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Charity blasts wind farm as scenic disaster for Highlands

OUTSTANDING views from five of Scotland's best-loved peaks will be ruined if controversial plans for a major wind farm in the Highlands go ahead, claims a leading environmental charity.

The John Muir Trust, the conservation charity which owns Ben Nevis, Scotland's highest mountain, fears that an 89 million renewable energy development proposed for the Lochluichart Estate in Ross-shire will dominate a landscape overlooked by the towering peaks of five of the country's most popular Munros.

And the charity, which lodged a formal objection to the development with the Scottish Executive, also claims the scheme will destroy the wild character of a major tourist gateway to the north-west Highlands.

Hamish Leslie Melville, a leading banker and former chairman of the National Trust for Scotland, is the owner of the 30,000-acre estate and one of the partners in LZN, the company formed to spearhead the development. The consortium also includes the Dutch wind farm giant KDE and the property consultancy Savills.

The consortium has submitted plans to build a 43-turbine development near Garve. Each turbine would be 125 metres high.

Nigel Hawkins, the director the John Muir Trust, said last night the development would ruin the views from some of Scotland's finest mountains, dominate a huge area of scenic beauty and destroy the wild character of one of the most outstanding landscapes in the country.

He... more [truncated due to possible copyright]  
The John Muir Trust, the conservation charity which owns Ben Nevis, Scotland's highest mountain, fears that an £89 million renewable energy development proposed for the Lochluichart Estate in Ross-shire will dominate a landscape overlooked by the towering peaks of five of the country's most popular Munros.

And the charity, which lodged a formal objection to the development with the Scottish Executive, also claims the scheme will destroy the wild character of a major tourist gateway to the north-west Highlands.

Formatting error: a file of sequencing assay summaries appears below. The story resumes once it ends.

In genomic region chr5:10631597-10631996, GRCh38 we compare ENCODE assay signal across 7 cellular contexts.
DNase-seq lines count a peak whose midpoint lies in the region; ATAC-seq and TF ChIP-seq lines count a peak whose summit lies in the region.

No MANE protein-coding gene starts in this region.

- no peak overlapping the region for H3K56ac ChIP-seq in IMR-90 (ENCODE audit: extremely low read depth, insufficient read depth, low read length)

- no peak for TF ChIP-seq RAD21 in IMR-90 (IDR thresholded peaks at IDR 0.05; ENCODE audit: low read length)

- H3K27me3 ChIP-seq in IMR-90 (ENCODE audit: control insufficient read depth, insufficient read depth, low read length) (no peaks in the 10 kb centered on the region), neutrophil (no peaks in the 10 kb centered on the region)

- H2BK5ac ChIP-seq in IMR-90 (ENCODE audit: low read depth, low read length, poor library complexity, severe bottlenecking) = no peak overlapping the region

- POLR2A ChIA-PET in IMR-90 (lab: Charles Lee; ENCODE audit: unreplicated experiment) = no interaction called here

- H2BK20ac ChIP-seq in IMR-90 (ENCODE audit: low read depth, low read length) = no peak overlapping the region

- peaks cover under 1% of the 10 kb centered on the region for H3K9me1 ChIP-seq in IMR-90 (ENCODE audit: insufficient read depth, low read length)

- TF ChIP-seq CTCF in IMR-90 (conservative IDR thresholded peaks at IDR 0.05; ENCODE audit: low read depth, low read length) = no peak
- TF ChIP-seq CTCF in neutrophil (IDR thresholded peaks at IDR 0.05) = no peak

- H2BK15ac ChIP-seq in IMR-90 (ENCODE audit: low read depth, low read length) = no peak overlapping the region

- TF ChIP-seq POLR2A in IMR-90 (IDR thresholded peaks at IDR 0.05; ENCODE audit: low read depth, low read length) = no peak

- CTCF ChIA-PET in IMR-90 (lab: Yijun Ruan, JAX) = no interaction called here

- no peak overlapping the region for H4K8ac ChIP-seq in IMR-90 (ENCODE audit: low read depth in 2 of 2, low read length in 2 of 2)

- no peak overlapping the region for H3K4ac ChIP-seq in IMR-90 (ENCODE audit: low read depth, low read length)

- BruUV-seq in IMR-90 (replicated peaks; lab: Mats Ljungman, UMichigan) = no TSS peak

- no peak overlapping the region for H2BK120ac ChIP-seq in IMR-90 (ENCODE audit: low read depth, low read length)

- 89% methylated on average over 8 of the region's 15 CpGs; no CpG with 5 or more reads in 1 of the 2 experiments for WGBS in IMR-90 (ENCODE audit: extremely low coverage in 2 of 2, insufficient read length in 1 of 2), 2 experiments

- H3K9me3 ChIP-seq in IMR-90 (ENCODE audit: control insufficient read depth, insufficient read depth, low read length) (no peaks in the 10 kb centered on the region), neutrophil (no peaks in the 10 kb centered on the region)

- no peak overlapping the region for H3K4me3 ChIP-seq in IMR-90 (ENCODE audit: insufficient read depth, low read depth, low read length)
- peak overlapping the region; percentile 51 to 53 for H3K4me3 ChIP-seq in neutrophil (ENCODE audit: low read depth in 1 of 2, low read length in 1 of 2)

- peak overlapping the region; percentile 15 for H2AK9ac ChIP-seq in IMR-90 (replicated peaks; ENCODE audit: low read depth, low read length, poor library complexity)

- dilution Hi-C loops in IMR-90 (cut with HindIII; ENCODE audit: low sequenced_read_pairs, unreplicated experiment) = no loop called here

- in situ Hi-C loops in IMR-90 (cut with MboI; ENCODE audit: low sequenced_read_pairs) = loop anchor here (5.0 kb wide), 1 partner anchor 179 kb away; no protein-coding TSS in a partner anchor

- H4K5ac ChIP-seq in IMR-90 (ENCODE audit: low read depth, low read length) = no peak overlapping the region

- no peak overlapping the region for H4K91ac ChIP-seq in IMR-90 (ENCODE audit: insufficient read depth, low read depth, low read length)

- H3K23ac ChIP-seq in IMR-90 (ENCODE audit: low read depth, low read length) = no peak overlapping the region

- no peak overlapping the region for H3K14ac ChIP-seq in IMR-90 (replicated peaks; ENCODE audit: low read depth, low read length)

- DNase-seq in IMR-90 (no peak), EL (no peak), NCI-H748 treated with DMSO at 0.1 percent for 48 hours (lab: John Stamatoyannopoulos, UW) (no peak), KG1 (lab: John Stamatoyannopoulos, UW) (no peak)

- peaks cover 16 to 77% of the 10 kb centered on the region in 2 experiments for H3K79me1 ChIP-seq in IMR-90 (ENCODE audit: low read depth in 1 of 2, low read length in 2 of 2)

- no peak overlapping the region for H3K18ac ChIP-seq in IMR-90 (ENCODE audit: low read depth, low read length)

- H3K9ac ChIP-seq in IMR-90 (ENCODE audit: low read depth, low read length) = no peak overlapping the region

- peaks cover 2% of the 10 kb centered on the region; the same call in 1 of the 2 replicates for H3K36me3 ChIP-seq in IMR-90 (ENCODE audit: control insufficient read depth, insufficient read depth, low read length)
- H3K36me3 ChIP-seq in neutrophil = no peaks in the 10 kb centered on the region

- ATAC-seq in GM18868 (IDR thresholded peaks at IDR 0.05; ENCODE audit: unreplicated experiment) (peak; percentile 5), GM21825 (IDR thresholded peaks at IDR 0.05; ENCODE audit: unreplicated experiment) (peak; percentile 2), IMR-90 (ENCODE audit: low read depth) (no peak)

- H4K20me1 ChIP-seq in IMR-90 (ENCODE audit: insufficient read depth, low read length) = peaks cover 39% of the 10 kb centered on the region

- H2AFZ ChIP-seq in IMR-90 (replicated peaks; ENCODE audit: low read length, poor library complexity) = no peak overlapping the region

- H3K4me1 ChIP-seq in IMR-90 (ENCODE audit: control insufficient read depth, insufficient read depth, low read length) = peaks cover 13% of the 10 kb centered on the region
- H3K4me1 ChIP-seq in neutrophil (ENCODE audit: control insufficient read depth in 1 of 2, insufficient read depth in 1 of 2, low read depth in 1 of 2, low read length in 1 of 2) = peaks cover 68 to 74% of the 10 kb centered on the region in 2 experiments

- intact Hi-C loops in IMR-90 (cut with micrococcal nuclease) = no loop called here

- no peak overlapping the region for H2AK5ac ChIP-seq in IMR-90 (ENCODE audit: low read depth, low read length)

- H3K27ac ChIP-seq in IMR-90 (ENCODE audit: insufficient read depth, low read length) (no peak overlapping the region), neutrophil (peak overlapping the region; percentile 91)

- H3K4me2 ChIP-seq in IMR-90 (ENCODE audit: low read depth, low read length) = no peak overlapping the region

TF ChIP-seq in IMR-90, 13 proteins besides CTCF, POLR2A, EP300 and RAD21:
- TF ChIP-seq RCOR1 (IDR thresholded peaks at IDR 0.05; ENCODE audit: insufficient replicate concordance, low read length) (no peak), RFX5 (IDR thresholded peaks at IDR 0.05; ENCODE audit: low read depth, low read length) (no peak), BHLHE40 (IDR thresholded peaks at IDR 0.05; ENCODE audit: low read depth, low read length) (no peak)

Hamish Leslie Melville, a leading banker and former chairman of the National Trust for Scotland, is the owner of the 30,000-acre estate and one of the partners in LZN, the company formed to spearhead the development. The consortium also includes the Dutch wind farm giant KDE and the property consultancy Savills.

The consortium has submitted plans to build a 43-turbine development near Garve. Each turbine would be 125 metres high.

Nigel Hawkins, the director the John Muir Trust, said last night the development would ruin the views from some of Scotland's finest mountains, dominate a huge area of scenic beauty and destroy the wild character of one of the most outstanding landscapes in the country.

He said: "The giant turbines will be seen from Ben Wyvis, Beinn Dearg, Sgurr Mor, An Teallach and Slioch, some of the most outstanding mountains in Scotland. They will be a major intrusion in an area of such wild splendour."

Mr Hawkins claimed: "The complex infrastructure needed to support a massive wind power development will include roads and tracks which will themselves be a very visible scar on an unspoiled landscape and there will be three quarries or "borrow pits", each more than 100 metres long, which will also be highly visible over a large area."

He claimed the site would spoil views for the thousands of tourists who take the Inverness to Ullapool or Achnasheen roads.

He added: "An assessment needs to be made of the potential economic impact of this development before any decision is taken."

Helen McDade, the trust's policy officer, said the trust was also concerned about the consequences of the Lochluichart wind farm development being sited on peatland, which would lead to significant release of carbon dioxide, running contrary to the main argument in favour of wind farms, that they reduce emissions.

"Since this type of development is being proposed to counteract carbon dioxide emissions it should not be built on significant peat deposits," said Ms McDade.

"The trust is calling for the Executive to develop a national strategy for decisions on major applications of this kind. This will prioritise the most appropriate methods and sites for renewable energy generation."

Source: http://news.scotsman.com/po...

FEB 2 2006
http://www.windaction.org/posts/1152-charity-blasts-wind-farm-as-scenic-disaster-for-highlands
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